Memorial Day Musings

Last year my younger son was deployed overseas, serving with the US Navy.  Fortunately he was not on the battlefield.  As a parent, I was grateful that his location was not worse but mindful that wearing our nation’s uniform can be like having a target on your back.

Last fall, before he returned home, I planted over 300 flower bulbs in my yard.  My goal was to plant one bulb for every day he spent on foreign soil.  Planting them gave me a sense of hope.  Looking forward to his return, hoping he was safe and hoping the flowers would bloom in the spring.  With the severity of last winter, I had my doubts my bulb planting efforts would be rewarded.  But at the end of April, the sunshine yellow of daffodils and various shades of blue from crocus and grape hyacinth emerged.  It was like they were fulfilling a promise.  Better weather, better days and many reasons to be grateful.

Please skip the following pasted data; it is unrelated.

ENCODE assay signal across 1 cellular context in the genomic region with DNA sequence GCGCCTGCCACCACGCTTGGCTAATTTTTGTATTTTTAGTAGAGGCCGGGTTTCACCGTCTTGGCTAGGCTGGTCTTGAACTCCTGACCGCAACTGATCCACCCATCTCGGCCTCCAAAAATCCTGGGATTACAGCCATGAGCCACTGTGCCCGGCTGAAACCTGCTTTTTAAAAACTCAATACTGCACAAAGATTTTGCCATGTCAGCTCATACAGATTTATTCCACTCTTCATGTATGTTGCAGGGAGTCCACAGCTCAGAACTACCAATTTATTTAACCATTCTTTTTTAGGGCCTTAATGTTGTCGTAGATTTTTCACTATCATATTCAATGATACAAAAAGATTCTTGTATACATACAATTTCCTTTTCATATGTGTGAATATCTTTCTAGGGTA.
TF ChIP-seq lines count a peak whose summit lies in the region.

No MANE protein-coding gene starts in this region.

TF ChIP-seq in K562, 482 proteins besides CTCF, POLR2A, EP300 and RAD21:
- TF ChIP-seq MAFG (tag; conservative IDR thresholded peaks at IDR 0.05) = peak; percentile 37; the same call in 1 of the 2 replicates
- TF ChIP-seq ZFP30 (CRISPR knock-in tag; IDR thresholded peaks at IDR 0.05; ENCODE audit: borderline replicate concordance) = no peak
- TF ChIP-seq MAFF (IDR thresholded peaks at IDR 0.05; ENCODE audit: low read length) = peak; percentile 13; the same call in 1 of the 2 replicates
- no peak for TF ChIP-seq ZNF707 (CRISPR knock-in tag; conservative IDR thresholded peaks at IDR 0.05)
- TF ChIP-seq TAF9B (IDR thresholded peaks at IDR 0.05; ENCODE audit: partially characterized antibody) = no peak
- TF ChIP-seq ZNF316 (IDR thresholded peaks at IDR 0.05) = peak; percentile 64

Making the Long Term Care Decision That’s Right for You

For most of us the conversation isn’t whether or not we’ll need long term care, but rather when. According to the U. S. Department of Health and Human Services as many as 70% of those turning 65 years of age are likely to require long-term care, meaning that it probably makes sense to start planning for this as an eventuality rather than a possibility.

Planning for Long Term Care

As we age, the odds of incurring an injury or major illness that will prevent us from performing simple daily functions increase substantially. Today, one in three people over the age of 65 will require assisted care of some sort. Past age 75 the odds increase to where one in two will need nursing care.

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